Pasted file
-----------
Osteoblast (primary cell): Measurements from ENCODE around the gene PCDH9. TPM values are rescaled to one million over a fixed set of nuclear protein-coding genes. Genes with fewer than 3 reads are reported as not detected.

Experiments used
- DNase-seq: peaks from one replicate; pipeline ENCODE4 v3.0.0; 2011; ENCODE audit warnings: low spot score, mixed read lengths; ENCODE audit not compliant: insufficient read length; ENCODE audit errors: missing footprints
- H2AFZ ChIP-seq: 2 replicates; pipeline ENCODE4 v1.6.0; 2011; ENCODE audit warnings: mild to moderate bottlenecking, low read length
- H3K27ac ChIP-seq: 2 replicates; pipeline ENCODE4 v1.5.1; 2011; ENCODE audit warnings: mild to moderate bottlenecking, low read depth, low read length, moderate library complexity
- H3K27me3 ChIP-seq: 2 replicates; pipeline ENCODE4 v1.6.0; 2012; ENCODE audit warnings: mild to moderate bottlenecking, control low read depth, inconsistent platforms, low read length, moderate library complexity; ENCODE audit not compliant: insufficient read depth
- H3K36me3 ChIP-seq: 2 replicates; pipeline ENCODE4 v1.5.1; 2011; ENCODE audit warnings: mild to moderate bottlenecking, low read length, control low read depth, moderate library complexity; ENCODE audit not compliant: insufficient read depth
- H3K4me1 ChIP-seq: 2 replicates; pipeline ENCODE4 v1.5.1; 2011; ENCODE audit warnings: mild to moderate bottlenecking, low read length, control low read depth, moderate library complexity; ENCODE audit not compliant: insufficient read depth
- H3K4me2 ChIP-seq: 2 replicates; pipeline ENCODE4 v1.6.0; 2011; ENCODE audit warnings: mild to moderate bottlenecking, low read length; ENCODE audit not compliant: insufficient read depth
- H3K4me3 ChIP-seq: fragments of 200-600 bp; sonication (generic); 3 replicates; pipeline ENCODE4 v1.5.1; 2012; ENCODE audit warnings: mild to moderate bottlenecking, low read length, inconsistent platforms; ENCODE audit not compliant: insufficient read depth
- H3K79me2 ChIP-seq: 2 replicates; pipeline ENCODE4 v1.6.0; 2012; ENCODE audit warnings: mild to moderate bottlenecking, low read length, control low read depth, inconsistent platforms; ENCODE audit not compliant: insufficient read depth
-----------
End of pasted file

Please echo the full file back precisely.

Osteoblast (primary cell): Measurements from ENCODE around the gene PCDH9. TPM values are rescaled to one million over a fixed set of nuclear protein-coding genes. Genes with fewer than 3 reads are reported as not detected.

Experiments used
- DNase-seq: peaks from one replicate; pipeline ENCODE4 v3.0.0; 2011; ENCODE audit warnings: low spot score, mixed read lengths; ENCODE audit not compliant: insufficient read length; ENCODE audit errors: missing footprints
- H2AFZ ChIP-seq: 2 replicates; pipeline ENCODE4 v1.6.0; 2011; ENCODE audit warnings: mild to moderate bottlenecking, low read length
- H3K27ac ChIP-seq: 2 replicates; pipeline ENCODE4 v1.5.1; 2011; ENCODE audit warnings: mild to moderate bottlenecking, low read depth, low read length, moderate library complexity
- H3K27me3 ChIP-seq: 2 replicates; pipeline ENCODE4 v1.6.0; 2012; ENCODE audit warnings: mild to moderate bottlenecking, control low read depth, inconsistent platforms, low read length, moderate library complexity; ENCODE audit not compliant: insufficient read depth
- H3K36me3 ChIP-seq: 2 replicates; pipeline ENCODE4 v1.5.1; 2011; ENCODE audit warnings: mild to moderate bottlenecking, low read length, control low read depth, moderate library complexity; ENCODE audit not compliant: insufficient read depth
- H3K4me1 ChIP-seq: 2 replicates; pipeline ENCODE4 v1.5.1; 2011; ENCODE audit warnings: mild to moderate bottlenecking, low read length, control low read depth, moderate library complexity; ENCODE audit not compliant: insufficient read depth
- H3K4me2 ChIP-seq: 2 replicates; pipeline ENCODE4 v1.6.0; 2011; ENCODE audit warnings: mild to moderate bottlenecking, low read length; ENCODE audit not compliant: insufficient read depth
- H3K4me3 ChIP-seq: fragments of 200-600 bp; sonication (generic); 3 replicates; pipeline ENCODE4 v1.5.1; 2012; ENCODE audit warnings: mild to moderate bottlenecking, low read length, inconsistent platforms; ENCODE audit not compliant: insufficient read depth
- H3K79me2 ChIP-seq: 2 replicates; pipeline ENCODE4 v1.6.0; 2012; ENCODE audit warnings: mild to moderate bottlenecking, low read length, control low read depth, inconsistent platforms; ENCODE audit not compliant: insufficient read depth